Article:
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The Founding Fathers Also Had to Work for a Living

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Part of celebrating Independence Day is to remember the brave men (and women) who risked their lives to found this country and create the first democratic nation in 514 years.

Since this is an employment site, and Founding Father is not a paying gig, I thought I’d take a look at what some of the more familiar founders did for a living.

John Adams (1735 – 1826) was a schoolteacher and a lawyer. Later he would be the first US vice president, the second president, and an ambassador.

Samuel Adams (1722 – 1803) worked as a brewer (duh), publisher and failed entrepreneur. Later, he was Governor of Massachusetts.

Benjamin Franklin (1706 – 1790) was an popular author, and a printer and inventor. He invented the lightning rod, bifocals, the Franklin stove, a carriage odometer, the glass harmonica, the public library and the fire department. Later he was an ambassador and Postmaster General. Somehow, he finagled his way onto the C-note.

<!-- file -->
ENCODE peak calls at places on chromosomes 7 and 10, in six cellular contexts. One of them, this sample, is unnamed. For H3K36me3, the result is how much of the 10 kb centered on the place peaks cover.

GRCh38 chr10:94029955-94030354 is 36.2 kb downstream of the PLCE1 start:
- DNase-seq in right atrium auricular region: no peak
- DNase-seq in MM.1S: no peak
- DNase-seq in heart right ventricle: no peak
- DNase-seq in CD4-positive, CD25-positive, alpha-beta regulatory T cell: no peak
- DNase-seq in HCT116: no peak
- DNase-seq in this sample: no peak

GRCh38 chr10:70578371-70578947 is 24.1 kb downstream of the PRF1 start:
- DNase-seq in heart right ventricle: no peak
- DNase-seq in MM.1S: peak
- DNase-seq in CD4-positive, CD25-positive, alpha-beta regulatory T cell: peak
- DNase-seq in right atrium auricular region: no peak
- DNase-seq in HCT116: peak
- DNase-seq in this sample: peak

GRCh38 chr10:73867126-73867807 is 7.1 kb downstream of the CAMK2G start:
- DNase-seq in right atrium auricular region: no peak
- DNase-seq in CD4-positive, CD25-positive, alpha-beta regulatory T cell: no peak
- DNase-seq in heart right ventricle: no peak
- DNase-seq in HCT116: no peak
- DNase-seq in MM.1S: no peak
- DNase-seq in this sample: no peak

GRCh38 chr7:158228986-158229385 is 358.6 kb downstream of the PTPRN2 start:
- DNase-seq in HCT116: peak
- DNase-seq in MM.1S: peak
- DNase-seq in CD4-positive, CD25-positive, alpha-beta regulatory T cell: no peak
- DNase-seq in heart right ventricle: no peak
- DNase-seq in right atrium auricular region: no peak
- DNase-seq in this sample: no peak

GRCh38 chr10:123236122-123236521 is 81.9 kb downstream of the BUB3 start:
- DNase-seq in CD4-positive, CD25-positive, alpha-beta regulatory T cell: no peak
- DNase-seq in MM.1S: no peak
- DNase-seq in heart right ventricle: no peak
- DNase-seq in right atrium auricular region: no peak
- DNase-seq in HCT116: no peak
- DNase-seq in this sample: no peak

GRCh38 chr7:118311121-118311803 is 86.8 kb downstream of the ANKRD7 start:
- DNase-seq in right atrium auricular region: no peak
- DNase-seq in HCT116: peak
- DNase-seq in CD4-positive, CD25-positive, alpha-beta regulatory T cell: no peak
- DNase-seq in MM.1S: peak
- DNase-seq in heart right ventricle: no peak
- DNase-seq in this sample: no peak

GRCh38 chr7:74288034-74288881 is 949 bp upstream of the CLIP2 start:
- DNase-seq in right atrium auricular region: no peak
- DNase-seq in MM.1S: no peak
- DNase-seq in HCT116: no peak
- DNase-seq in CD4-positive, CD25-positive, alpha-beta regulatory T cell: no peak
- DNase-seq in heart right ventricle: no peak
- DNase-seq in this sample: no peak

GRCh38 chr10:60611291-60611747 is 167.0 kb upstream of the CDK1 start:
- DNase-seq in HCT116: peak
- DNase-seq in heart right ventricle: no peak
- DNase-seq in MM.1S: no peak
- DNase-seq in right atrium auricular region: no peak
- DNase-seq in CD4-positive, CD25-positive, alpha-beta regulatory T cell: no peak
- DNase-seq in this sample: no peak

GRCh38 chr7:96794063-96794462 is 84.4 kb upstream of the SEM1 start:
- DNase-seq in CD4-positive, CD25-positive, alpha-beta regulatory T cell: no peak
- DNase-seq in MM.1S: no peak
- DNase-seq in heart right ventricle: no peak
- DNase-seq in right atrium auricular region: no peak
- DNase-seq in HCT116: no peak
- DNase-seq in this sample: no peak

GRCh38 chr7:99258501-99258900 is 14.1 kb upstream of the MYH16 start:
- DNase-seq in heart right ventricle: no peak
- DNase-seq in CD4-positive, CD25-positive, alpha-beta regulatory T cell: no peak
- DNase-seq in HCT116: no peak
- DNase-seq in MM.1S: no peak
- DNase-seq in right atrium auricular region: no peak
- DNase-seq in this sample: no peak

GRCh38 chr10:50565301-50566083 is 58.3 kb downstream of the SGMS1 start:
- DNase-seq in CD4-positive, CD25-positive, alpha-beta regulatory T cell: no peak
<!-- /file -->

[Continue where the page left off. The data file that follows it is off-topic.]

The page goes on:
John Hancock (1737 – 1793) was an importer, exporter, slave owner and large-writer. Later he was Governor of Massachusetts.

Patrick Henry (1736 – 1799) was a failed planter, a failed entrepreneur, and a successful lawyer. He was Governor of Virginia — twice.

Thomas Jefferson (1743 – 1826) was a lawyer. He also dabbled in horticulture, architecture, archaeology, paleontology, inventing, and being the third President of the United States.

James Madison (1751 – 1836) was a lawyer, although he never gained admission to the Bar. He was secretary of state to Thomas Jefferson, and was the fourth president.

George Washington (1732 – 1799) was a planter, by which I mean he sat on his butt and the slaves did the planting. He was an officer in the British Army, and then Commander-in-Chief of the Continental Army. Of course, he was the first president.

The Founding Fathers Also Had to Work for a Living by
Authored by: Erik Even